The Lexus GS has been a slow seller for a while now, despite being the most handsome four-door in the Lexus garage. To spice up the sales, Lexus debuted a completely reskinned GS last year–with some polarizing design–but that's mostly for the better, we think.
Nearly every angle of the vehicle is strikingly different than it was before, from its conservative roofline to its new 'spindle' grille, now seen on so many other Lexus products. That's a look that some may have trouble acclimating to, but others like quite a bit–and it makes the GS instantly recognizable on the road. That very striking effect gets a little too busy with its foglights that get tucked away on F Sport cars, replaced by LED eyeliner on the headlamps.
Of all the GS sedans we've seen flow out of Lexus' studios, this one's the most upright. The side glass and the cut of the D-pillar echoes strongly of the 2002-2010 BMW 7-Series, where the GS' entire history put low, sleek lines higher on the honey-do list. At first glance challenging and bristling with detail and surface excitement, the GS 350 settles down quickly and comfortably into your brain.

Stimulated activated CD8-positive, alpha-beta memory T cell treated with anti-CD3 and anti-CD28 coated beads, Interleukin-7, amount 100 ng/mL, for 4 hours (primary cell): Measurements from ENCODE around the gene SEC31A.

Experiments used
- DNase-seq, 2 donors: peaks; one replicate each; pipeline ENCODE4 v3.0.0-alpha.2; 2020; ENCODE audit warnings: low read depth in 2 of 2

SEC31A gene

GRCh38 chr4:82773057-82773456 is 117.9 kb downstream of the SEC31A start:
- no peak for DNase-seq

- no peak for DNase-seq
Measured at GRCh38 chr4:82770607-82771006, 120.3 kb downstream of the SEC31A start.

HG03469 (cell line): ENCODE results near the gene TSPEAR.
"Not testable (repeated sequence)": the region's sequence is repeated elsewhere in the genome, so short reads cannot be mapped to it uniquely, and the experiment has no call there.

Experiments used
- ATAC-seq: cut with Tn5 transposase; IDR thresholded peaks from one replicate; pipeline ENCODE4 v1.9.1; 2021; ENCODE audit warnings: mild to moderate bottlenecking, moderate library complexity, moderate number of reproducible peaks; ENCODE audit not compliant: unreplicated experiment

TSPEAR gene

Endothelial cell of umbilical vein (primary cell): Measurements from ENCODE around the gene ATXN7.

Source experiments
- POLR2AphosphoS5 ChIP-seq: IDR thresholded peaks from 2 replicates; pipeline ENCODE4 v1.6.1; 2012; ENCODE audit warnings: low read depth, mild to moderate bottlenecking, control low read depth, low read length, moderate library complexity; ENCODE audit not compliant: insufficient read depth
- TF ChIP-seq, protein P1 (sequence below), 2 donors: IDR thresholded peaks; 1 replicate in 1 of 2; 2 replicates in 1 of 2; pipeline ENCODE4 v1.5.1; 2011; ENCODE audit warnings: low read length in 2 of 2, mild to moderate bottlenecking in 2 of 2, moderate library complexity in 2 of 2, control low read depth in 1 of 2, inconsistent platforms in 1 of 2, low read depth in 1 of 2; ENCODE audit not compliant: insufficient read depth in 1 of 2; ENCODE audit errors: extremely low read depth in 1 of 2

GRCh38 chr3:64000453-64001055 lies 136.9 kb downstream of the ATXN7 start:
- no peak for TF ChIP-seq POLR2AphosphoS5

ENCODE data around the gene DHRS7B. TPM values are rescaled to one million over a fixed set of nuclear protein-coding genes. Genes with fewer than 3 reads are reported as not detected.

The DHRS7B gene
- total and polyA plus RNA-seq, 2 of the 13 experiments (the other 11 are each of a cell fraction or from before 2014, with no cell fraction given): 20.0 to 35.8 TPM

The cabin does something similar, even as it executes a 180-degree turn from the softly rounded, smoothly deployed ghost of Lexus past. There's a spartan vibe underneath that emanates from the horizontally themed dash, something akin to a Nakamichi sound system, all work while it plays, while cool LED ambient lighting glows around the perimeter and a high-resolution display sucks in all the attention, away from beautiful, big gauges. Real wood trim softens the cabin up well, while F Sport cars wear metallic-printed plastic that sounds less appealing than it looks. Padded leather panels in rich, deep hues keep the subtext alive: we're looking at something that's more live-performance studio than traditional Lexus library.